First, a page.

Age-related macular degeneration (AMD) is a disease that affects the macula, known as the central part of the retina. The macula is the thin membrane of tissue at the back of your eye and it contains many nerve cells. These cells transform light into signals that tell the brain what you are seeing. Macular degeneration causes these light sensitive cells within the macula to break down.
Age-related macular degeneration is the most common cause of vision loss in patients over age 60, and it affects more than 10 million Americans. This disease can make detailed tasks, such as reading and driving, identifying faces and recognizing colors very difficult. Symptoms of age-related macular degeneration include blurry or wavy vision and central vision loss, although some patients may still retain peripheral vision.
There are two forms of age-related macular degeneration: dry and wet. Dry macular degeneration affects 90% of patients with this disease. It occurs when light sensitive cells within the macula slowly die, causing less of the macula to function properly.
Wet macular degeneration occurs when new blood vessels under the retina start growing toward the macula. These new vessels tend to be fragile and often leak blood and fluid under the macula. This causes rapid damage and leads to severe central vision loss.
Risk factors of developing age-related macular degeneration have been linked to:
Those with a family history of the disease
While Caucasians are at a higher risk of developing AMD, it is important to note that those over the age of 75 have a 30% increased risk of developing this disease. Our retina experts at Northeast Ohio Eye Surgeons will be happy to discuss your risk factors for developing AMD and set up an appropriate treatment plan.
Treatment of Dry Macular Degeneration
While dry macular degeneration cannot be cured, there are therapies and supplements that can your doctor can recommend to lower the risk of developing advanced AMD. Your doctor may address this disease with nutritional therapy. Eating a healthy diet high in antioxidants can help support macular cells. In addition to nutritional therapy, your doctor may also suggest taking vitamin supplements to further support macular cell structure and function. These vitamin supplements have shown to lower risk of advanced dry macular degeneration and reduce risk of vision loss.
In other studies, Lutein and Zeaxanthin, which is a carotenoid plant substance that is found in the macular pigment, have also been linked to decreasing the risk of developing dry macular degeneration in the non-advanced form. These substances can be found naturally in dark green leafy vegetables or in dietary supplements. Northeast Ohio Eye Surgeons advise a dilated eye examination and discussion with your eye doctor before choosing a dietary supplement to help identify your risk characteristics. Your family physician should also be contacted to ensure these supplements would not interfere with other medications or systemic conditions you may have.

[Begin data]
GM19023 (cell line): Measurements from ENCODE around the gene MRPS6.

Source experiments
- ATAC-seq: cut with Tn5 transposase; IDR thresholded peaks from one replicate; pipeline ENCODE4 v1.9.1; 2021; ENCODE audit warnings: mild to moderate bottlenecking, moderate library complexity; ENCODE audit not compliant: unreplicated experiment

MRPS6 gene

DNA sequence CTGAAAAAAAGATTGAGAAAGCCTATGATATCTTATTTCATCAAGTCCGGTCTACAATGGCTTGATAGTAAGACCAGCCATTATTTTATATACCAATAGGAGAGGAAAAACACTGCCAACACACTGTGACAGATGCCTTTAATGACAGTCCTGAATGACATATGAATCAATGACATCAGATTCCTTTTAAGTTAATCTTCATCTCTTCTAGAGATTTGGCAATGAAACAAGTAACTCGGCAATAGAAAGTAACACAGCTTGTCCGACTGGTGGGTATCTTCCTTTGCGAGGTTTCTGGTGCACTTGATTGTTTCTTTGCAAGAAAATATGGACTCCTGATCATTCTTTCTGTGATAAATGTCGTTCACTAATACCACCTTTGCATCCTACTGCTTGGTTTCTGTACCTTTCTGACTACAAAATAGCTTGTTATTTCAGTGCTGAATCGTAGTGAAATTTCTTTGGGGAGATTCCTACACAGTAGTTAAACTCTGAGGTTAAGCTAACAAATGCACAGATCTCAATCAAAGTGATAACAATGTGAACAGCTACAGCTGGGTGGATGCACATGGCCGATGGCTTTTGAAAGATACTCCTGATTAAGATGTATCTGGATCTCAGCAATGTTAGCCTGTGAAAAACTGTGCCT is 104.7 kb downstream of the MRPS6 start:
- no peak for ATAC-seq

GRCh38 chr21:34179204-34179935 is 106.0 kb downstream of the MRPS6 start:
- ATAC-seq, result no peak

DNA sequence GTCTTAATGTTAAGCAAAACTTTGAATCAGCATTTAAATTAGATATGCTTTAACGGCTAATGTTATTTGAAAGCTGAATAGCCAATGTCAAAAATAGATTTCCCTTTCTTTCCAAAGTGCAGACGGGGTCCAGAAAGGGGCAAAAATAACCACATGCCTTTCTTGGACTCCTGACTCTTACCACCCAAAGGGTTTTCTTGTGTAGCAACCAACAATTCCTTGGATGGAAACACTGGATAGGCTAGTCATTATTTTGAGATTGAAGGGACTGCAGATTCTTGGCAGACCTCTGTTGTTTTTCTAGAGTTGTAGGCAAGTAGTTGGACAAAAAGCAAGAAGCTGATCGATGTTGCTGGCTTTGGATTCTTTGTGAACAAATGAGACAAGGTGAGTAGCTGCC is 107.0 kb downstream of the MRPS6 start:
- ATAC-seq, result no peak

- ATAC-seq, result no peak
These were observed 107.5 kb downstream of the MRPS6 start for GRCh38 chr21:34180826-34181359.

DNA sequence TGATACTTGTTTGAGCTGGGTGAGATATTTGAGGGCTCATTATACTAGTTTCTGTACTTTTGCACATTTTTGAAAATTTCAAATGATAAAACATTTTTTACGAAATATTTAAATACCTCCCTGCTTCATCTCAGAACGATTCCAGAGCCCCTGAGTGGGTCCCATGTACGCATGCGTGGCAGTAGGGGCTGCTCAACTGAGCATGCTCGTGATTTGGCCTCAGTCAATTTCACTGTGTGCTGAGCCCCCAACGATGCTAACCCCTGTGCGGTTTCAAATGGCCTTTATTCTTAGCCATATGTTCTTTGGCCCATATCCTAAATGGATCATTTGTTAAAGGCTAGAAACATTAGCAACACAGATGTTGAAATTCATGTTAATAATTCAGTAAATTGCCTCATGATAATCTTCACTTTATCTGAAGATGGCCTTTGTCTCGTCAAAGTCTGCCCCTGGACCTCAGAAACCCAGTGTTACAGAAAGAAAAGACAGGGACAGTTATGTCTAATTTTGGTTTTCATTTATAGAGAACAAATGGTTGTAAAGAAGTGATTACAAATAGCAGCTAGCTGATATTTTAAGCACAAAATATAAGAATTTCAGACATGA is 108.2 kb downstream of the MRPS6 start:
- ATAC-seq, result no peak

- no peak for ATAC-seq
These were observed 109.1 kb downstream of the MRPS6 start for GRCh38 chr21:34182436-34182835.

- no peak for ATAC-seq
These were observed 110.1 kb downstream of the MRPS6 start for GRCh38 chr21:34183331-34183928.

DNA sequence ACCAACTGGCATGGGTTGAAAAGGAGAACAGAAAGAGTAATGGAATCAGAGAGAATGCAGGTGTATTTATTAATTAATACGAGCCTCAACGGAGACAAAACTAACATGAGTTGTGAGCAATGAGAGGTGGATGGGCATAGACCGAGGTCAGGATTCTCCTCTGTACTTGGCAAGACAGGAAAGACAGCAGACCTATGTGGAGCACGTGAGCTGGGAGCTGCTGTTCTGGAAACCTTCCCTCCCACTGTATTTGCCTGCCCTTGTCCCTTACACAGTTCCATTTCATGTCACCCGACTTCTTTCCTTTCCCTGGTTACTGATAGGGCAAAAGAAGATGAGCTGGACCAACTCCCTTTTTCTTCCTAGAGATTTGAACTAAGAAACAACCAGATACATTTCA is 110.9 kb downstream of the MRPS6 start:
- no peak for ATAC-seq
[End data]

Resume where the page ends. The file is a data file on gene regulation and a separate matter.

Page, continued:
Here is a sample of the contents in the eye vitamins, also called the AREDS formulation. The most recent formulation is called AREDS2, which does not contain beta-carotene, formerly linked to increased risk of lung cancer in smokers. AREDs2 contains lutein or zeaxanthin.
Treatment of Wet Macular Degeneration
Although there is no cure for wet macular degeneration, the improvement of Anti-Vascular Endothelial Growth Factor (Anti-VEGF) therapy within the last 20 years could help to reduce the burden of disease, stabilize vision and, in some cases, improve vision. Typical treatment for wet macular degeneration includes monthly injections, roughly every four to six weeks. Once your doctor feels your macular degeneration is less active, treatments may be able to be spaced out. The goal of this treatment is to deliver the least amount of injections necessary to decrease the activity levels of the abnormal blood vessel growth surrounding the center of your vision.
Amsler Grid Testing
It is important for all patients with macular degeneration to monitor their vision with home amsler grid testing. Weekly amsler grid monitoring can signal if there may be a change in your vision due to the macular degeneration. It is recommended to cover each eye separately when looking at the grid, about 14-16 inches away from your face. If you notice changes in the grid appearance from week to week, such as lines missing or becoming wavy and distorted, it is important to call your doctor’s office as this could signal a change in your macular degeneration.
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